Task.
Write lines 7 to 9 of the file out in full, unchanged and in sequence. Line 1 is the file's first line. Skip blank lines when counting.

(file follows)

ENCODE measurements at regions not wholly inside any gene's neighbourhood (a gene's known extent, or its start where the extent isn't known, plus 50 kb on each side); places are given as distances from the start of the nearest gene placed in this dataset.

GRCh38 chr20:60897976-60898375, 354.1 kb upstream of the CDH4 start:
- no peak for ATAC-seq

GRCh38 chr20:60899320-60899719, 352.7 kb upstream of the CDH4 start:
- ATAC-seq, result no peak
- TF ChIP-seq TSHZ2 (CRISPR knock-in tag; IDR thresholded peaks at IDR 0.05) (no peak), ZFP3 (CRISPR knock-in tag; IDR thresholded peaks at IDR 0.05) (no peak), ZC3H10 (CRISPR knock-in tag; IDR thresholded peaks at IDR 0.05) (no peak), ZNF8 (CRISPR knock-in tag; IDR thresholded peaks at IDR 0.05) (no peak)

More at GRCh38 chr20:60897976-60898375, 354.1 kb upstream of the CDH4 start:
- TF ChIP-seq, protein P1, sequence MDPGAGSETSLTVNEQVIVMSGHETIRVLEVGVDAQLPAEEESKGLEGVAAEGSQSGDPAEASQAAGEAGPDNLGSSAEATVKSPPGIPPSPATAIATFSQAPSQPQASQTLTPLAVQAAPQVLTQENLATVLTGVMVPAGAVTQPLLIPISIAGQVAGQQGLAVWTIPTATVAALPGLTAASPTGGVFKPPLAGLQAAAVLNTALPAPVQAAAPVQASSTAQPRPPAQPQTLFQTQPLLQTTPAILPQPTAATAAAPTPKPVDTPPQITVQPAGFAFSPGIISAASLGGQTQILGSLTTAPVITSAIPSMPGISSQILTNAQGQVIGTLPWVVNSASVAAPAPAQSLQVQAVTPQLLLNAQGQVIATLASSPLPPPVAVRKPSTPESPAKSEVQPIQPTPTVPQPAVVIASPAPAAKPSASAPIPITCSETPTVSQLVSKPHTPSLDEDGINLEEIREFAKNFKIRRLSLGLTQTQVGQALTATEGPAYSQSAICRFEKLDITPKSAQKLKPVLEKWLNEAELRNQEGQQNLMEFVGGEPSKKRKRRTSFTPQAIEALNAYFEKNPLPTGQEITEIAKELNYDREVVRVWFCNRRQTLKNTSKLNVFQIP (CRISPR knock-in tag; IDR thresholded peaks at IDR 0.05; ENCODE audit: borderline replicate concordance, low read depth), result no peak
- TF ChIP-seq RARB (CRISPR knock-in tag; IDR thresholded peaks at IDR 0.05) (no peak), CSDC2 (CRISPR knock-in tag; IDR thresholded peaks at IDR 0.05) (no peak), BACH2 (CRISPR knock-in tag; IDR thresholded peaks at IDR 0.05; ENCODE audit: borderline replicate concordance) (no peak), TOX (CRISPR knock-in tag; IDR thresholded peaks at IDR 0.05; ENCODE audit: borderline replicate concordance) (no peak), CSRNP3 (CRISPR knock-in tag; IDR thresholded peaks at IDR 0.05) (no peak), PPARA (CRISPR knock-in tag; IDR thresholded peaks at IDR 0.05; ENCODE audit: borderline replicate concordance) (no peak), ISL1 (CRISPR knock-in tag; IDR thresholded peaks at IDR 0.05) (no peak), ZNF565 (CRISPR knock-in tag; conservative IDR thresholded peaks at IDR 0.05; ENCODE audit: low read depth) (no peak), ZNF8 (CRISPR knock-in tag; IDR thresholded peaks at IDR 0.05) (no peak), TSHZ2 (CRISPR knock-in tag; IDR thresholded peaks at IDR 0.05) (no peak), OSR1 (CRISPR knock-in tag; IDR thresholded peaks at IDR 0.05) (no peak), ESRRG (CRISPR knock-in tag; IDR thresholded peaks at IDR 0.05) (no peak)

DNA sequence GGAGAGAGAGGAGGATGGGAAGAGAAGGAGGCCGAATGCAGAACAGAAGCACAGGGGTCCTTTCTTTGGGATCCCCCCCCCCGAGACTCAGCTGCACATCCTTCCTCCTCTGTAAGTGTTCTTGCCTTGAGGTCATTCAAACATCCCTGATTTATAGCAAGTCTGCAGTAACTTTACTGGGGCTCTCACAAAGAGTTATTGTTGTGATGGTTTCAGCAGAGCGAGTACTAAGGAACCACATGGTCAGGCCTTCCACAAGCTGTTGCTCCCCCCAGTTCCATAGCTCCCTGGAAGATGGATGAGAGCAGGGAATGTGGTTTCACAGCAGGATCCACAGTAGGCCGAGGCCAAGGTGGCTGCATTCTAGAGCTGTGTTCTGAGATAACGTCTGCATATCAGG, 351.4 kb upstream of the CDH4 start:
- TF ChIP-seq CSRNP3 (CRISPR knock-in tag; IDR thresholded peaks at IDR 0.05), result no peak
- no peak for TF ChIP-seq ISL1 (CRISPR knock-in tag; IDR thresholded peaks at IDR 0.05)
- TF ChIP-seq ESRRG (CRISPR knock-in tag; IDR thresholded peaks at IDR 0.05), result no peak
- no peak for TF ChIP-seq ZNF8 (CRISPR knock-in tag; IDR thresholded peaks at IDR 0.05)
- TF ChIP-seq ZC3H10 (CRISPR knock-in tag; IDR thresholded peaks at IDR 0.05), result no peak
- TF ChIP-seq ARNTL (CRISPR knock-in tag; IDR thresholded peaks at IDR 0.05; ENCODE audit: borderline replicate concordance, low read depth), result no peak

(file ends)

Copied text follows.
More at GRCh38 chr20:60897976-60898375, 354.1 kb upstream of the CDH4 start:
- TF ChIP-seq, protein P1, sequence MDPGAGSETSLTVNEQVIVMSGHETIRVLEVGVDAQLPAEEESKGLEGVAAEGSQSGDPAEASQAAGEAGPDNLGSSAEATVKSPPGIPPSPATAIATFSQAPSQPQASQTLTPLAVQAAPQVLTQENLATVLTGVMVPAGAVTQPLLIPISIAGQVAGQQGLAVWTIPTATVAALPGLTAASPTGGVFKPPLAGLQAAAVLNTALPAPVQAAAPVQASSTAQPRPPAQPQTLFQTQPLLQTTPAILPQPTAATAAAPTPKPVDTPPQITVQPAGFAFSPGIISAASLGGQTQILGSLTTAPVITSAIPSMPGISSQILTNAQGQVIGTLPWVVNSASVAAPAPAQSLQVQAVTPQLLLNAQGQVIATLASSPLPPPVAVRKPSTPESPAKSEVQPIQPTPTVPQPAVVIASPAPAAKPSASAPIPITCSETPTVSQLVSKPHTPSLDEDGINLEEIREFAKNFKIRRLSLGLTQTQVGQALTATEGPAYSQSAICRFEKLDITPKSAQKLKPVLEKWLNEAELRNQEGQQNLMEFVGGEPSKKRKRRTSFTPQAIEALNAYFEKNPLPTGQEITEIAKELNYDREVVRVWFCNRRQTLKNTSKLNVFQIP (CRISPR knock-in tag; IDR thresholded peaks at IDR 0.05; ENCODE audit: borderline replicate concordance, low read depth), result no peak
- TF ChIP-seq RARB (CRISPR knock-in tag; IDR thresholded peaks at IDR 0.05) (no peak), CSDC2 (CRISPR knock-in tag; IDR thresholded peaks at IDR 0.05) (no peak), BACH2 (CRISPR knock-in tag; IDR thresholded peaks at IDR 0.05; ENCODE audit: borderline replicate concordance) (no peak), TOX (CRISPR knock-in tag; IDR thresholded peaks at IDR 0.05; ENCODE audit: borderline replicate concordance) (no peak), CSRNP3 (CRISPR knock-in tag; IDR thresholded peaks at IDR 0.05) (no peak), PPARA (CRISPR knock-in tag; IDR thresholded peaks at IDR 0.05; ENCODE audit: borderline replicate concordance) (no peak), ISL1 (CRISPR knock-in tag; IDR thresholded peaks at IDR 0.05) (no peak), ZNF565 (CRISPR knock-in tag; conservative IDR thresholded peaks at IDR 0.05; ENCODE audit: low read depth) (no peak), ZNF8 (CRISPR knock-in tag; IDR thresholded peaks at IDR 0.05) (no peak), TSHZ2 (CRISPR knock-in tag; IDR thresholded peaks at IDR 0.05) (no peak), OSR1 (CRISPR knock-in tag; IDR thresholded peaks at IDR 0.05) (no peak), ESRRG (CRISPR knock-in tag; IDR thresholded peaks at IDR 0.05) (no peak)